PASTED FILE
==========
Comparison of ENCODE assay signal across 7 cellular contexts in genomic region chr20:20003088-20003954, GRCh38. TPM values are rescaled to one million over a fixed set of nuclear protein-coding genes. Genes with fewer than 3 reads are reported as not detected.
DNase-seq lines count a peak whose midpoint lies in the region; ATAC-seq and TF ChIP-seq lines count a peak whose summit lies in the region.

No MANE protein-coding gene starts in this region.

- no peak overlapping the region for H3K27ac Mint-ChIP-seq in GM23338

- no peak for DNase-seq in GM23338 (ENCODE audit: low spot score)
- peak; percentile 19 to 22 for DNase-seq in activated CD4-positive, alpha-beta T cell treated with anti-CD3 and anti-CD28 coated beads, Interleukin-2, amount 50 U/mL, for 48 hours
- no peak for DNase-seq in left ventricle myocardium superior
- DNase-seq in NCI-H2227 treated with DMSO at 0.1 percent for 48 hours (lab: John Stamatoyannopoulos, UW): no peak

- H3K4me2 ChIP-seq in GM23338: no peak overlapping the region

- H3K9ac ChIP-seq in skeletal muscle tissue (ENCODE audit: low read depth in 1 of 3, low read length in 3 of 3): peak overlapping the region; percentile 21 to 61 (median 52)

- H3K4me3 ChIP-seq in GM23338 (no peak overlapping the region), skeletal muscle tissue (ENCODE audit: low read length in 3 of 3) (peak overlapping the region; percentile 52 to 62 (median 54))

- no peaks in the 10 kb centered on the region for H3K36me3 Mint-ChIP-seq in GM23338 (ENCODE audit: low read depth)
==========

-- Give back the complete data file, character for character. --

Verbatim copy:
Comparison of ENCODE assay signal across 7 cellular contexts in genomic region chr20:20003088-20003954, GRCh38. TPM values are rescaled to one million over a fixed set of nuclear protein-coding genes. Genes with fewer than 3 reads are reported as not detected.
DNase-seq lines count a peak whose midpoint lies in the region; ATAC-seq and TF ChIP-seq lines count a peak whose summit lies in the region.

No MANE protein-coding gene starts in this region.

- no peak overlapping the region for H3K27ac Mint-ChIP-seq in GM23338

- no peak for DNase-seq in GM23338 (ENCODE audit: low spot score)
- peak; percentile 19 to 22 for DNase-seq in activated CD4-positive, alpha-beta T cell treated with anti-CD3 and anti-CD28 coated beads, Interleukin-2, amount 50 U/mL, for 48 hours
- no peak for DNase-seq in left ventricle myocardium superior
- DNase-seq in NCI-H2227 treated with DMSO at 0.1 percent for 48 hours (lab: John Stamatoyannopoulos, UW): no peak

- H3K4me2 ChIP-seq in GM23338: no peak overlapping the region

- H3K9ac ChIP-seq in skeletal muscle tissue (ENCODE audit: low read depth in 1 of 3, low read length in 3 of 3): peak overlapping the region; percentile 21 to 61 (median 52)

- H3K4me3 ChIP-seq in GM23338 (no peak overlapping the region), skeletal muscle tissue (ENCODE audit: low read length in 3 of 3) (peak overlapping the region; percentile 52 to 62 (median 54))

- no peaks in the 10 kb centered on the region for H3K36me3 Mint-ChIP-seq in GM23338 (ENCODE audit: low read depth)